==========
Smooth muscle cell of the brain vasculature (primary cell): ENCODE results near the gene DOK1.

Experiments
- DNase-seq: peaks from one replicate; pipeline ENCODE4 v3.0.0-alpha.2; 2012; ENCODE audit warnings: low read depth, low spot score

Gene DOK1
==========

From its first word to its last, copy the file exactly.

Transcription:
Smooth muscle cell of the brain vasculature (primary cell): ENCODE results near the gene DOK1.

Experiments
- DNase-seq: peaks from one replicate; pipeline ENCODE4 v3.0.0-alpha.2; 2012; ENCODE audit warnings: low read depth, low spot score

Gene DOK1